Canada stands out as one of the world’s largest electricity generators and as a leader in clean electricity generation. But to get to this position, Canadian electric utilities have undergone a dramatic transformation over the past decade.
Join Carlos A. Murillo for a discussion of the changes underway for Canada’s electrical utilities and a five-year outlook on the industry. This webinar is based on the newly released Canadian Industrial Outlook for Canada’s Electric Utilities Industry, published in the Summer of 2017, and includes five-year forecasts for the industry’s output, employment, prices, investment levels, trade, and financial performance metrics, among others.
Non-hydroelectric renewable sources have been increasingly adopted and generation from fossil fuels are in decline across Canada. Investment by electric utilities has increased by 75 per cent in the past decade, but Canada still need significant levels of investment to build a more modern and cleaner generation fleet. Higher prices are in turn needed to support increasing investment requirements and to help offset the rapid cost increases that have been prevalent across the industry.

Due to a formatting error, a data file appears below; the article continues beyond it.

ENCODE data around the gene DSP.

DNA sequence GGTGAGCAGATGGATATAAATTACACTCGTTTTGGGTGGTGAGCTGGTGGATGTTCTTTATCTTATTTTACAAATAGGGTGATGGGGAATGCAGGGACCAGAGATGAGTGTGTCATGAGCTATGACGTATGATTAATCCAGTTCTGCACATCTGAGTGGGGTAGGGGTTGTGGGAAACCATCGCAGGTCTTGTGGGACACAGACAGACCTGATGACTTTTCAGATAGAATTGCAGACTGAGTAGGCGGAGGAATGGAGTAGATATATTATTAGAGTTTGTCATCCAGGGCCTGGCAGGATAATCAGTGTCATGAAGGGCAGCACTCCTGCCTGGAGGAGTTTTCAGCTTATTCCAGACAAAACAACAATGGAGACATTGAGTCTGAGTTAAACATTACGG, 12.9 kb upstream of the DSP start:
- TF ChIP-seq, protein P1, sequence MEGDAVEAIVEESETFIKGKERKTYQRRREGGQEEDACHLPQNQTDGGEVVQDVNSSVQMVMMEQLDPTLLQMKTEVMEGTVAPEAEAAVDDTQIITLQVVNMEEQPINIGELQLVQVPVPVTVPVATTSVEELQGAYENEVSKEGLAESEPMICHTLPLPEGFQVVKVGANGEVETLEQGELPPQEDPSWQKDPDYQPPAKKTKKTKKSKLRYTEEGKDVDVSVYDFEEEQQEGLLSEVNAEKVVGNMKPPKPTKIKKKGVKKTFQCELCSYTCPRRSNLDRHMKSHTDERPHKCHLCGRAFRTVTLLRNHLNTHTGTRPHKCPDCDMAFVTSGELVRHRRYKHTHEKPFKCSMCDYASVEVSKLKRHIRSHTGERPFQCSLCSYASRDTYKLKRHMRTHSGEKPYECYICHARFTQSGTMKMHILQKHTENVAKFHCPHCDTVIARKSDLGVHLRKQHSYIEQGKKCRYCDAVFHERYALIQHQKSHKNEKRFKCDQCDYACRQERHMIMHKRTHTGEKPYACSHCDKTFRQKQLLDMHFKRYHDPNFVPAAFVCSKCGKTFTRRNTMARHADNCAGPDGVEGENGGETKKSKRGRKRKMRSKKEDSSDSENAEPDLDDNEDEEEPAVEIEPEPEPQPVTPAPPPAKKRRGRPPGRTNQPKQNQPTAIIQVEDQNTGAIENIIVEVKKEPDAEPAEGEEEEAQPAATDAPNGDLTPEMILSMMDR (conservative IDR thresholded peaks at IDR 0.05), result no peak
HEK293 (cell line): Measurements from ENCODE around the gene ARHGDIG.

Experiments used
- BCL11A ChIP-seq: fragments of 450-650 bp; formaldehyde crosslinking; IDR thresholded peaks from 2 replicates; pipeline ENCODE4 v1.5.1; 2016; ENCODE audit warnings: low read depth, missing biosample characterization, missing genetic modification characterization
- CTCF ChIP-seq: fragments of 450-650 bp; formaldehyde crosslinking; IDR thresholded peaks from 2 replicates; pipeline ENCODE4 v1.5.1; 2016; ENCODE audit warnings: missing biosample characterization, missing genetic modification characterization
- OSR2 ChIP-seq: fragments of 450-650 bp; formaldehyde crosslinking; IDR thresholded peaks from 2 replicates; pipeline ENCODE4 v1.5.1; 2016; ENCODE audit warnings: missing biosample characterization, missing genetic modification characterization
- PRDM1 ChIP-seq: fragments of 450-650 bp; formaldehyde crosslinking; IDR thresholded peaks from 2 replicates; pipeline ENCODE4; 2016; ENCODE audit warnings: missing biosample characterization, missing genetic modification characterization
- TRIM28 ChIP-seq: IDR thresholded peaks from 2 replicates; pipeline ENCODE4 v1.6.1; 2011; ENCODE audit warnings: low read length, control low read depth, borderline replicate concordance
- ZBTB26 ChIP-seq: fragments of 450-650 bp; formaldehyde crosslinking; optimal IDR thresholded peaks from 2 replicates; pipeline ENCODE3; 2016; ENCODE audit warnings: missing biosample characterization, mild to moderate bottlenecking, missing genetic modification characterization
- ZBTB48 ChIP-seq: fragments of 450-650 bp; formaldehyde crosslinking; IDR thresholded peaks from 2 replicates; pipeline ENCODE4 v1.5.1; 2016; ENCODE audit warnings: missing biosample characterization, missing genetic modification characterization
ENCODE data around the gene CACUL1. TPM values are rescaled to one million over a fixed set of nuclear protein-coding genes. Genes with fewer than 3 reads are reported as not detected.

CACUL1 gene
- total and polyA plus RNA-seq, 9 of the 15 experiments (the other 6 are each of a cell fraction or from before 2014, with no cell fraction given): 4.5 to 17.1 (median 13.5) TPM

Industry revenues are expected to increase at about half the pace registered in the past half-decade. Much of that revenue growth is fuelled by higher electricity costs for users, although prices vary by province. To limit price increases, Canada’s electric utilities will need to work hard to limit cost growth between 2017 and 2021.
The role of trade in electricity generation is growing. Although close to 90 percent of electricity generated in Canada is used domestically, net exports to the U.S. doubled between 2007 and 2016, while interprovincial flows remained relatively steady.